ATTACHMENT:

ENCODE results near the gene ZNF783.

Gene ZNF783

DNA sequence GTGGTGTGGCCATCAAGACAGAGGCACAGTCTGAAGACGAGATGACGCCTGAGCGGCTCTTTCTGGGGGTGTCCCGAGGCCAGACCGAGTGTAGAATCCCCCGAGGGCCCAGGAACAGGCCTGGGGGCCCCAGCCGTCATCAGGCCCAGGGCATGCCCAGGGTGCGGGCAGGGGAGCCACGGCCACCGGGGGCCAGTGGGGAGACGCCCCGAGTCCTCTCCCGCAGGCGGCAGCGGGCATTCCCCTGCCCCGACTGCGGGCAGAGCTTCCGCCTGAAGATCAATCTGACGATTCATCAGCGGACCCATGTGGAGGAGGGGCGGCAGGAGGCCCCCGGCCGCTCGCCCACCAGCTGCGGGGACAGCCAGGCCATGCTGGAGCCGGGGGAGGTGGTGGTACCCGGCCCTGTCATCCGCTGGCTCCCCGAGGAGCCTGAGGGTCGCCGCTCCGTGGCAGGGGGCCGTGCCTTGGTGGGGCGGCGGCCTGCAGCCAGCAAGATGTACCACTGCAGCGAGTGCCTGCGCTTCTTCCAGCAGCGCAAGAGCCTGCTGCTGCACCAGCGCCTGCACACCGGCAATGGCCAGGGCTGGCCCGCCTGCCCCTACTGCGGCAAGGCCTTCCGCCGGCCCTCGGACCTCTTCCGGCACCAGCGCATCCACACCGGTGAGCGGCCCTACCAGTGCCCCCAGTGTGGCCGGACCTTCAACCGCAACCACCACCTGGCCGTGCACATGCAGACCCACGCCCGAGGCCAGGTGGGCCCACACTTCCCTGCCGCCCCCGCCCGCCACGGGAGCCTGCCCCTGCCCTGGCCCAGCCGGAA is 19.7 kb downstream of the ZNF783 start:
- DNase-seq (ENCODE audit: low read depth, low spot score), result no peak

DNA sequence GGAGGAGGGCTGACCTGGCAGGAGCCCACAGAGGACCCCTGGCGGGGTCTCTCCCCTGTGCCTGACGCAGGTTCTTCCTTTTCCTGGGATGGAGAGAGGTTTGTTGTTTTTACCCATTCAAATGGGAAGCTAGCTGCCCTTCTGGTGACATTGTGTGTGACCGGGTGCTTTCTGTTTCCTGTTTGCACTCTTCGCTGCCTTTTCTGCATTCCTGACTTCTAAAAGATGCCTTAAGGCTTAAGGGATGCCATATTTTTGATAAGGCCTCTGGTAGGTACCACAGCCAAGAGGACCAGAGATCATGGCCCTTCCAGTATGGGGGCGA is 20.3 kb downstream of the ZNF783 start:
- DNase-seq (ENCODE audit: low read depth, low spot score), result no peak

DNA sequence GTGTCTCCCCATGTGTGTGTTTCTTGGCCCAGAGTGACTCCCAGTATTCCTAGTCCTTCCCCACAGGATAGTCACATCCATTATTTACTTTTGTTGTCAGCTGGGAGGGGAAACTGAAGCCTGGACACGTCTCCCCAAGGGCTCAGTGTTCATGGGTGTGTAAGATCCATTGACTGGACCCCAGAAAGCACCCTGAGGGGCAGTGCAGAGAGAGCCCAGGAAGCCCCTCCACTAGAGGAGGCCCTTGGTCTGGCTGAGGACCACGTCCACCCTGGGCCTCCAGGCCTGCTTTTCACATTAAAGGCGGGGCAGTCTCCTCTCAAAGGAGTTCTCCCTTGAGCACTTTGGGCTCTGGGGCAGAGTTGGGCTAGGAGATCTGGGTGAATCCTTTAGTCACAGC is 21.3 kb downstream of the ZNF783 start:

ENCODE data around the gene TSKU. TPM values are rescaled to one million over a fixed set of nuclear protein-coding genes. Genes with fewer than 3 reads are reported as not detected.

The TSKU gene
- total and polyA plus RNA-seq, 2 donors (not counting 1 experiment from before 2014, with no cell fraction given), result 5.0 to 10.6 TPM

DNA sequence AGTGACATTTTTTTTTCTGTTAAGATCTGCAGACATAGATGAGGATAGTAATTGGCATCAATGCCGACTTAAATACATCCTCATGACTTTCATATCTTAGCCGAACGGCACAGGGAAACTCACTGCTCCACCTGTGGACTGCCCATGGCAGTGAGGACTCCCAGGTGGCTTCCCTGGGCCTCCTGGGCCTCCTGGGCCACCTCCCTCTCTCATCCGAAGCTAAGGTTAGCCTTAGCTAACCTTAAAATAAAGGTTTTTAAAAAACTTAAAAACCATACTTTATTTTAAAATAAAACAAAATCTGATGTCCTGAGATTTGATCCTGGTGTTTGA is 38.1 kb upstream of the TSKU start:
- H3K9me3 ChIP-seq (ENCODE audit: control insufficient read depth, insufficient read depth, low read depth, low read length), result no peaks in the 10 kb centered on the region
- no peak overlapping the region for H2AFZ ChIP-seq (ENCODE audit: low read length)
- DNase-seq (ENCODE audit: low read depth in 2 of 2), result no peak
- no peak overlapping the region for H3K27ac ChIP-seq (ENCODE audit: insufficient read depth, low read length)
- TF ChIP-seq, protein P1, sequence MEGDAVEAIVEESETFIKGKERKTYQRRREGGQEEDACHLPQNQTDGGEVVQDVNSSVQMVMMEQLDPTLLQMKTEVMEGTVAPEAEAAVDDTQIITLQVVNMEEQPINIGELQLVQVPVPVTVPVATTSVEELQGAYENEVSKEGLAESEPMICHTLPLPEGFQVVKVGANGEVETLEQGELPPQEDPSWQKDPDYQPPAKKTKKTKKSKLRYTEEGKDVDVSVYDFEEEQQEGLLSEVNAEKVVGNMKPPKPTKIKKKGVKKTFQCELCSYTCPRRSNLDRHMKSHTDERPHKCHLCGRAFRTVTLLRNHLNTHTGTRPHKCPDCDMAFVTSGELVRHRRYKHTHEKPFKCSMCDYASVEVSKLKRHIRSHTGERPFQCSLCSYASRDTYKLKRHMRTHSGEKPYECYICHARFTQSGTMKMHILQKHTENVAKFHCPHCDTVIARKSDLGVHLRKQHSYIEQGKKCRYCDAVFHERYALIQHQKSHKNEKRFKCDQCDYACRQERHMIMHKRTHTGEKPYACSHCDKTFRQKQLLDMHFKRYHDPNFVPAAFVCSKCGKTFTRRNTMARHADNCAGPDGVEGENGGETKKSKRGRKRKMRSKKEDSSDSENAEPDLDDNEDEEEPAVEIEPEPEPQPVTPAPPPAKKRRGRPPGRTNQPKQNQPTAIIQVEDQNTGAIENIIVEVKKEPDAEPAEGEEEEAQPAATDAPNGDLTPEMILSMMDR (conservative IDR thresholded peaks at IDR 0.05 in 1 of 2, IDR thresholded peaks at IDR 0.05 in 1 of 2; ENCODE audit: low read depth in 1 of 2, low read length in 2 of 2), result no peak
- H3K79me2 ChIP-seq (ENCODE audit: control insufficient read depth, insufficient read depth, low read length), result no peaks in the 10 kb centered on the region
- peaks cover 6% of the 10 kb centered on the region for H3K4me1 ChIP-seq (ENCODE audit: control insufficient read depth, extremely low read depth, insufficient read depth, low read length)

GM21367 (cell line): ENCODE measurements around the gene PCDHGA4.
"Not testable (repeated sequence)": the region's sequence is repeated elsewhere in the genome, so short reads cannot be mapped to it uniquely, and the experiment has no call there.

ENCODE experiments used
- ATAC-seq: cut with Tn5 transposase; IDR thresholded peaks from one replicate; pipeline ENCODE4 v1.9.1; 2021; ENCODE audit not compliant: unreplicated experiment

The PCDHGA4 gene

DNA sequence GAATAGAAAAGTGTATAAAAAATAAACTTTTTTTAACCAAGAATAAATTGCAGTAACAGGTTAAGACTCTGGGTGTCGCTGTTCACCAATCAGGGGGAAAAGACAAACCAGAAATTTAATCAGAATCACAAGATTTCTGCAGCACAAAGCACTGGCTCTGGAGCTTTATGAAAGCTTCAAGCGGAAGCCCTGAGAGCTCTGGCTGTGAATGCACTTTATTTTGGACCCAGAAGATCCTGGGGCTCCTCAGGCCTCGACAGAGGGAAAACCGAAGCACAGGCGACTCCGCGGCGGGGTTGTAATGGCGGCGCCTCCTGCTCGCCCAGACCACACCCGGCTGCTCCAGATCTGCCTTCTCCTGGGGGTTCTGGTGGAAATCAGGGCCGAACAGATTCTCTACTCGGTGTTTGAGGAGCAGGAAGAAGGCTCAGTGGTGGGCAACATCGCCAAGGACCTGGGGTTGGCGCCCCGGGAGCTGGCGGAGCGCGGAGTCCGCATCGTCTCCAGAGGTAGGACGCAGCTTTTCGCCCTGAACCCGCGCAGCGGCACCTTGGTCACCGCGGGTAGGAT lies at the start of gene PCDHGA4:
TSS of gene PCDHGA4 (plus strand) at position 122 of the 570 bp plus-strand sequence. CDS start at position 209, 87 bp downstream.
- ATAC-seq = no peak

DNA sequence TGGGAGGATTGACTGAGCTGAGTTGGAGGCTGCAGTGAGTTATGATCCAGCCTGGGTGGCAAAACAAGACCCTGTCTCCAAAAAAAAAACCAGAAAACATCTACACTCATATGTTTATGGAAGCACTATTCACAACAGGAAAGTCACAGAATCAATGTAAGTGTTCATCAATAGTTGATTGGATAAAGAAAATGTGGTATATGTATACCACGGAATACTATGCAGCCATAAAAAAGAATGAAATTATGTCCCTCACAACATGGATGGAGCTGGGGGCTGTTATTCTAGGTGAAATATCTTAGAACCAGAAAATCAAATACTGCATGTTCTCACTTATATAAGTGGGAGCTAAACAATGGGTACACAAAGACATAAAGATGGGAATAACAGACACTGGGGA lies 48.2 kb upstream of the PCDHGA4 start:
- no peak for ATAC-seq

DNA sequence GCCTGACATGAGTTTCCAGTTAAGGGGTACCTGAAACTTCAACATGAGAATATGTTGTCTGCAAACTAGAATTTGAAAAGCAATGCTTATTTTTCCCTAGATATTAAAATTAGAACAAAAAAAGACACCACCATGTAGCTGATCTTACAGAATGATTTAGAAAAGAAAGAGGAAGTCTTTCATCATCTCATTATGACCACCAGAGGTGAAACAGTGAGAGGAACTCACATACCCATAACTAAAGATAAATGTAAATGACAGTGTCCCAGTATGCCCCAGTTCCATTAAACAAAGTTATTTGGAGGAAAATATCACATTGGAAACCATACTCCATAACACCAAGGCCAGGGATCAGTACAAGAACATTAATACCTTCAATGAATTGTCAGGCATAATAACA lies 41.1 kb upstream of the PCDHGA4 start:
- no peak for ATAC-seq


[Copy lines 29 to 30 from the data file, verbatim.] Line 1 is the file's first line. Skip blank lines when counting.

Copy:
DNA sequence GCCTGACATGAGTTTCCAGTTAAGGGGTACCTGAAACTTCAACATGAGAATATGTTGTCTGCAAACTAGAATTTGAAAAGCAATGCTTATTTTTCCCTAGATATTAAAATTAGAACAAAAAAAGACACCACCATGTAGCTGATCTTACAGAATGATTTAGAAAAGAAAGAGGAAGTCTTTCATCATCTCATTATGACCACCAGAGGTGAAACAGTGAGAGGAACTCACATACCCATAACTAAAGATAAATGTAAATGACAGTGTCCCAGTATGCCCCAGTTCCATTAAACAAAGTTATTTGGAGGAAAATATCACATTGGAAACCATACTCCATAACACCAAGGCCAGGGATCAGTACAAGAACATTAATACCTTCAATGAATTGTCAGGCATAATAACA lies 41.1 kb upstream of the PCDHGA4 start:
- no peak for ATAC-seq